Yi is Assistant Professor in the Department of Asian & Asian American Studies at Stony Brook University. She was a faculty member in the Department of Russian and East Asian Languages and Cultures (REALC) at Emory University in 2020. She received her Ph.D. in Chinese Applied Linguistics in the Department of East Asian Studies at the University of Arizona, where she also minored in Second Language Acquisition and Teaching and Anthropology & Linguistics.

As an applied linguist, her primary research interests cover social and cultural aspects of language use and second language learning. Her work uses both qualitative and quantitative methods as well as social network analysis tools to study the usage of Chinese as a second language by transnational and multilingual students in the context of global languages and migration. She seeks to answer questions such as how multiplicities of identities (like racial, ethnic, gender, etc) impact the language learning experiences, how ideologies towards different languages involved in the multilingual community influence individuals’, institutional, and societal expectations of language use, hence make an impact on the learning of additional language in certain contexts.

#1 Identity and Ideology in Transnational and Global Contexts

Her past and recent work focuses on identity and ideology of multilingual study abroad students, in both long-term and sojourn abroad programs, and in both language-focus and non-language intensive programs like English-taught programs in non-Anglophone countries like China. Now she is also working on case studies focusing on students from minority backgrounds, aiming to provide a more holistic understanding of the language use and learning experience for these underrepresented groups.

See related work:

  • Wang, Y., & Diao, W. (In Press). Chinese Heritage Speakers as Language Brokers in Internship Abroad. Study Abroad Research in Second Language Acquisition and International Education.

  • Wang, Y., & Diao, W. (In Press). Topics in Everyday Discourse: Mandarin L2 Learners with their Chinese Peers in Xiao, F (Ed), Second Language Chinese Development. Lexington Books.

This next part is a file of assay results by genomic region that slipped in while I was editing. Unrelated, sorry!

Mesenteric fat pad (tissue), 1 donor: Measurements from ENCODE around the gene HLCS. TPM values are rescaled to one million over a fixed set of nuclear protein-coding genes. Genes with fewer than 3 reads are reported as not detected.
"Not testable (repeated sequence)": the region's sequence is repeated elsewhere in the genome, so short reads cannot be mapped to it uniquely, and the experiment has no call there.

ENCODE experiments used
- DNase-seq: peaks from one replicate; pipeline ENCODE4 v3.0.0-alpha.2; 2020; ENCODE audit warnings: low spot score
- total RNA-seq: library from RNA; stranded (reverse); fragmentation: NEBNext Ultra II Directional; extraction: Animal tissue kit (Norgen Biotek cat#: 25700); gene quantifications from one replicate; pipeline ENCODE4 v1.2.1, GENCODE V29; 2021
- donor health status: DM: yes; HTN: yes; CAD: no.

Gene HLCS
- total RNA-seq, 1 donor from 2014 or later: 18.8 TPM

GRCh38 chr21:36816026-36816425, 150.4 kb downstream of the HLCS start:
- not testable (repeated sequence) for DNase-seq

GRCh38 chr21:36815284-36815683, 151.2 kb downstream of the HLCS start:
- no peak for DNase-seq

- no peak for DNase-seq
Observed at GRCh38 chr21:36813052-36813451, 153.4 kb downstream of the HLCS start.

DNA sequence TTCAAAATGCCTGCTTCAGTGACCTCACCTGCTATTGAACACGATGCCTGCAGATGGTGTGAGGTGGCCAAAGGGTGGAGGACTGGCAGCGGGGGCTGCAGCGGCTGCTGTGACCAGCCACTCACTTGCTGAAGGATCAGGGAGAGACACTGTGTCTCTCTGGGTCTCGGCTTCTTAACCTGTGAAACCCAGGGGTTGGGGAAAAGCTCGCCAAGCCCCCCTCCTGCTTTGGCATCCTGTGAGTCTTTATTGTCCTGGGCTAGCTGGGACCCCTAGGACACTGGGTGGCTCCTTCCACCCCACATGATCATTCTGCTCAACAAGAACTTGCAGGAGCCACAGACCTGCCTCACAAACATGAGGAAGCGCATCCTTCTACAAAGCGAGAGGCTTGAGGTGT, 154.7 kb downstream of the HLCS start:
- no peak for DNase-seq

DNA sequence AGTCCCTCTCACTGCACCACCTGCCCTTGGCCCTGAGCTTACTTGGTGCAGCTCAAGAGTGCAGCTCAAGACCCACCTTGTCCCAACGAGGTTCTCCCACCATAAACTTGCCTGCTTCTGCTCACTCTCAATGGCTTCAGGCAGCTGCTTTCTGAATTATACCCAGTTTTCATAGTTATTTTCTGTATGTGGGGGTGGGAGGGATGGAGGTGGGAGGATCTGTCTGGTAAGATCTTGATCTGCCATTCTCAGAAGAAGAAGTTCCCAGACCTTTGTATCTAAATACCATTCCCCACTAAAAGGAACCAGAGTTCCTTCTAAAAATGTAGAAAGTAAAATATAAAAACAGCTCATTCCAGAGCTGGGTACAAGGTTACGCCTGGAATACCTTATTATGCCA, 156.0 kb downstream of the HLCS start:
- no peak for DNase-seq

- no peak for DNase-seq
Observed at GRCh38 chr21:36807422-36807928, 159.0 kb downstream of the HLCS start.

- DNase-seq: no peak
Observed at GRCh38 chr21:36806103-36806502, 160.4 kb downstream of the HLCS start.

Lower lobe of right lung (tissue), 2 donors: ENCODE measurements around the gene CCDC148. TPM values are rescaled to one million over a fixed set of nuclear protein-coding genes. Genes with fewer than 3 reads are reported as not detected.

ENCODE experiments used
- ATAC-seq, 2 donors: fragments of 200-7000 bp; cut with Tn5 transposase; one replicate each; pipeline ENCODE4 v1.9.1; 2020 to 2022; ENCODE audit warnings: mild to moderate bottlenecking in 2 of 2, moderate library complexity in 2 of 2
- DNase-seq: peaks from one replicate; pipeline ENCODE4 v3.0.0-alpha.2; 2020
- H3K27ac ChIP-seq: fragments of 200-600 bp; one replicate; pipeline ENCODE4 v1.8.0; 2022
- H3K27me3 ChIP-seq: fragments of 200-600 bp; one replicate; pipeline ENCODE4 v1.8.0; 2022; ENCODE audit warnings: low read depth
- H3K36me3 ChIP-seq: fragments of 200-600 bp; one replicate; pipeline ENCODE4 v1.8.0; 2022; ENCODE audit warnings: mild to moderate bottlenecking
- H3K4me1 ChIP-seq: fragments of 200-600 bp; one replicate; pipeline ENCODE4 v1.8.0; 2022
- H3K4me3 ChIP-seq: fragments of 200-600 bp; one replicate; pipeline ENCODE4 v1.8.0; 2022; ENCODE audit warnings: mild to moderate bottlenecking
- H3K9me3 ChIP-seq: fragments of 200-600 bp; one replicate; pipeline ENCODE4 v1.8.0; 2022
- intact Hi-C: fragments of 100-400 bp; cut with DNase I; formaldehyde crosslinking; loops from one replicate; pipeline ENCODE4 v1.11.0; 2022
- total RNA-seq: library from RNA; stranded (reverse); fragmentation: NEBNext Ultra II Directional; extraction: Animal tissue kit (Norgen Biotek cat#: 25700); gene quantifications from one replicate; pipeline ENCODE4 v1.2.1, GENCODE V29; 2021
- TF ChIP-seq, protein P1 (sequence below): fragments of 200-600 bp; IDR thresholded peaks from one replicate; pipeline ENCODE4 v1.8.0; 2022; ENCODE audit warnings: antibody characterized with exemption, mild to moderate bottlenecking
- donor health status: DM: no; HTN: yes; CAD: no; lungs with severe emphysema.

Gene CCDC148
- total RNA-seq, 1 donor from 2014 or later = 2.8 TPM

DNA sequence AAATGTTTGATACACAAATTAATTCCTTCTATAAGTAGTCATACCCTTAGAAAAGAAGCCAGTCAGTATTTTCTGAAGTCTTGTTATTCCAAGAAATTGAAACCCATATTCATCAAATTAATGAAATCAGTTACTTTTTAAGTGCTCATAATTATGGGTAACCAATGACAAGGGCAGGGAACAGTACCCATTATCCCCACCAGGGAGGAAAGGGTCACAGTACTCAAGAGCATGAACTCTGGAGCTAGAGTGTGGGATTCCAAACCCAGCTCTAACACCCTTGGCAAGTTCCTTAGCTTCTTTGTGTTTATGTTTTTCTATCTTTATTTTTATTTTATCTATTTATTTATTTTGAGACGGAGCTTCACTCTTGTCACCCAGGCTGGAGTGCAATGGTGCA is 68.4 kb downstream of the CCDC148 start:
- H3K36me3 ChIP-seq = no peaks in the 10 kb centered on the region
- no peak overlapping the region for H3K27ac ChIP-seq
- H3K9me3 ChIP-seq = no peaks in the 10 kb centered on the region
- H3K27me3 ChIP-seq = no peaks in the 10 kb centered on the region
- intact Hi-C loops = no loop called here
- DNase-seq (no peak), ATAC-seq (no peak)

• Wang, Y., & Diao, W. (2023). “In a Foreign Bubble” while in China: Language Use among International Students during China’s Belt and Road in Zhang, D., & Miller, R. (Eds). Crossing Boundaries in Research, Understanding, and Improving Language Education. Springer. https://link.springer.com/chapter/10.1007/978-3-031-24078-2_15

  • Diao, W., & Wang, Y. (2021). Transcending Gender Taboos: Talk in the Dorm Among Female Study Abroad Students in China. International Journal of Chinese Language Education. No.9. 93-126. Retrieved from http://ijcle.eduhk.hk/en/catalog/No.9/04/

  • Diao, W., & Wang, Y. (2021). Multiracial Chinese American women studying abroad in China: The intersectionality of race, gender, and language learning. Intercultural Communication Education, 4(1), 39-55. https://doi.org/10.29140/ice.v4n1.444

  • Diao, W., Wang, Y., Donovan, A., & Malone, M. (2018). Interactional Development through Dinnertime Talk in Sanz, C., & Morale-Front, A. (Eds.), The Routledge Handbook of Study Abroad Research and Practice. Routledge. https://doi.org/10.4324/9781315639970

#2 Third/Additional Language Acquisition

Another line of her research deals with the learning of an additional or third language of multilingual individuals. She is interested in the question of how the experience of learning a third language may differ from learning a second language in terms of sociolinguistic awareness and syntactic features. She is interested in building a multilingual corpus for studying additional language learning.

See related work:

#3 Language Use and Learning in Digital World

Currently, she is also working on the sociolinguistic analysis of anti-Asian and Asian American hate speech as well as the language patterns by Chinese language users on Twitter using a large-scale multilingual corpus with over 60 million tweets.

See related work:

In addition to research, she is also actively involved in teaching practices and service in the field. She is currently elected as Asian Language Convener at AAUSC and served as a member in the AAAL GSC Committee for two years.